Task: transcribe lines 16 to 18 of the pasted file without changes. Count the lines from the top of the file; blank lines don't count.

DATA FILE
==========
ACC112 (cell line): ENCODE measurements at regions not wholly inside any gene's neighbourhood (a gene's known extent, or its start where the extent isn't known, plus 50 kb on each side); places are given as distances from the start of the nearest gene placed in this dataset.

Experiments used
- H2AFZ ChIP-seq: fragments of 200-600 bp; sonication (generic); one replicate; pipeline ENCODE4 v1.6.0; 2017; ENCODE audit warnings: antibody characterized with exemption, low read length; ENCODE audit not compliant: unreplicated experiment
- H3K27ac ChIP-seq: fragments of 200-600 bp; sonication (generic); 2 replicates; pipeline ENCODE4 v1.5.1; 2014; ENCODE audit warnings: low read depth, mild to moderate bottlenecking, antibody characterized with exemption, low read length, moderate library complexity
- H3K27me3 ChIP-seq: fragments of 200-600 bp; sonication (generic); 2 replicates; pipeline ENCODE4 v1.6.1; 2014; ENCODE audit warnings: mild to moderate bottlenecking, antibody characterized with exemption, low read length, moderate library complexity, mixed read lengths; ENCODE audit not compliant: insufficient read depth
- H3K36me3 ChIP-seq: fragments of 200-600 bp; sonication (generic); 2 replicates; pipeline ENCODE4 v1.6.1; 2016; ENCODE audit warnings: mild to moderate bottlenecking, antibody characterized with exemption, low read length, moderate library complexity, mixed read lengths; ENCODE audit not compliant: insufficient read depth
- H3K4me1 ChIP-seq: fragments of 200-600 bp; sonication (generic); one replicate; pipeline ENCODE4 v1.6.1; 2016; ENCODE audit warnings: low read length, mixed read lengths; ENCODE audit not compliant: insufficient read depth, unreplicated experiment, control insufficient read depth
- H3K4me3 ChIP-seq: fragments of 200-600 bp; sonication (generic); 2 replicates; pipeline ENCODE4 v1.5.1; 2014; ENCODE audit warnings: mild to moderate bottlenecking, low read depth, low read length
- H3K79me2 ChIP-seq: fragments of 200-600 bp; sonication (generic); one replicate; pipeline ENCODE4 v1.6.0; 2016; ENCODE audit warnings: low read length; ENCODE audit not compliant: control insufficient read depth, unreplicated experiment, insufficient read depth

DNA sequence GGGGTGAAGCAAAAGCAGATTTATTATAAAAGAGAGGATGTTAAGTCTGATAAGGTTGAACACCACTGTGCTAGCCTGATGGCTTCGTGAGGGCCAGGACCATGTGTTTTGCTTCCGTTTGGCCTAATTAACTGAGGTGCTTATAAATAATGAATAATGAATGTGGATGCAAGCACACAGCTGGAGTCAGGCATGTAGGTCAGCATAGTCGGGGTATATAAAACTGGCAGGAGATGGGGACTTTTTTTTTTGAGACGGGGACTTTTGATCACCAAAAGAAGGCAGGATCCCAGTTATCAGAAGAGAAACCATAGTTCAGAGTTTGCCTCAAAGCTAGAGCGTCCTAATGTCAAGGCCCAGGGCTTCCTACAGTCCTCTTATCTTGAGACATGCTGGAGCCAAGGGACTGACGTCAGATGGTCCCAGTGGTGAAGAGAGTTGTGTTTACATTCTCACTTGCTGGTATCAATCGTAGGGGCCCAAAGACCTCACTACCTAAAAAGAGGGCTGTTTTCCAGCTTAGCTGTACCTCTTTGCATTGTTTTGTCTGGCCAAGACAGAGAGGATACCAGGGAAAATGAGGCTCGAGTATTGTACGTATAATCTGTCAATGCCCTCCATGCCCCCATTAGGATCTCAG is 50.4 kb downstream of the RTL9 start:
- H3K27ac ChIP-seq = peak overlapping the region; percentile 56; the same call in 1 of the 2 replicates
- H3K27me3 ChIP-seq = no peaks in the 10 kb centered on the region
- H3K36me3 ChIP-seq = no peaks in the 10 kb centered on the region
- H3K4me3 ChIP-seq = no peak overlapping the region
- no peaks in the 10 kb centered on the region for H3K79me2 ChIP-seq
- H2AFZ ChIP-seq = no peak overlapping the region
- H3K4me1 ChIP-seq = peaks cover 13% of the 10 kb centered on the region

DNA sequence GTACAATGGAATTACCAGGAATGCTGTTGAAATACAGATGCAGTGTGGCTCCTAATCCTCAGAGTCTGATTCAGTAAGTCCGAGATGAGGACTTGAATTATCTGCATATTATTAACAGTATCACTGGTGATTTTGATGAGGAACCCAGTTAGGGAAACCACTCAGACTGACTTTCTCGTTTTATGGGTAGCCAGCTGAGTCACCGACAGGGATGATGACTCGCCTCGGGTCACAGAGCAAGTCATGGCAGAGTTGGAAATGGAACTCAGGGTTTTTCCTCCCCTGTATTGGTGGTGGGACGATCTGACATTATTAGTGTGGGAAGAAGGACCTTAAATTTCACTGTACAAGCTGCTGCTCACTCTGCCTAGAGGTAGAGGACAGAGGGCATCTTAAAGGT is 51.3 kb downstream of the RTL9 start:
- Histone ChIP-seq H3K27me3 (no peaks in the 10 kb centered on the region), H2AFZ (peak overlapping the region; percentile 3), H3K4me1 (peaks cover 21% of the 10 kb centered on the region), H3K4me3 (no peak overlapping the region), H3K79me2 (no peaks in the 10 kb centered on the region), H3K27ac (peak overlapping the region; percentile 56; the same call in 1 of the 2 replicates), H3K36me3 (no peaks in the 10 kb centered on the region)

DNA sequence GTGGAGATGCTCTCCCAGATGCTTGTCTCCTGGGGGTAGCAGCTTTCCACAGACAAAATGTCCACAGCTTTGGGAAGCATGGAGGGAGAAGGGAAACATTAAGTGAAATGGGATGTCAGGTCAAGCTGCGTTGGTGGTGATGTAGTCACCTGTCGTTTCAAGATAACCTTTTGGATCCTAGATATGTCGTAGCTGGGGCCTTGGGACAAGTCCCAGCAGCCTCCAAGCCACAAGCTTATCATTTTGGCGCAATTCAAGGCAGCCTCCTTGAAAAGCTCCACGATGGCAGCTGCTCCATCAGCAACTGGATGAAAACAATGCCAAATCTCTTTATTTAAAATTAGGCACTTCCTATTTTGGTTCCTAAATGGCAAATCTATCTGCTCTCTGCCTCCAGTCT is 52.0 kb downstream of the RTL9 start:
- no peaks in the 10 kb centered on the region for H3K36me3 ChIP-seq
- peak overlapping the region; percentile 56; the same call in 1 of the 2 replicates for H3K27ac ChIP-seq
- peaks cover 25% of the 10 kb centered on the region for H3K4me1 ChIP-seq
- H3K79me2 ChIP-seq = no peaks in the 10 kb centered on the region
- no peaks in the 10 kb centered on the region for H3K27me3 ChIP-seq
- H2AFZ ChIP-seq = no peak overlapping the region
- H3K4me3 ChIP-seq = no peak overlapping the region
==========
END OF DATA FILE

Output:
- H2AFZ ChIP-seq = no peak overlapping the region
- H3K4me1 ChIP-seq = peaks cover 13% of the 10 kb centered on the region

DNA sequence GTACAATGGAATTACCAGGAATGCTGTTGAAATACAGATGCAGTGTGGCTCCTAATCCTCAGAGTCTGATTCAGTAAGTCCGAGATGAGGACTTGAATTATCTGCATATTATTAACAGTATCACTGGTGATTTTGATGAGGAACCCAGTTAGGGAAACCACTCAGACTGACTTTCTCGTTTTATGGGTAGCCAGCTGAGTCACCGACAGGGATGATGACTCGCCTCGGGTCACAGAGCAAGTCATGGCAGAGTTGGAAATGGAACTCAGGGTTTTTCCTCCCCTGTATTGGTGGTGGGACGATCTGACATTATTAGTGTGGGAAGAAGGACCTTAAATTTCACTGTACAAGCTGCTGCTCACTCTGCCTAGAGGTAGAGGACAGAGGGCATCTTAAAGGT is 51.3 kb downstream of the RTL9 start: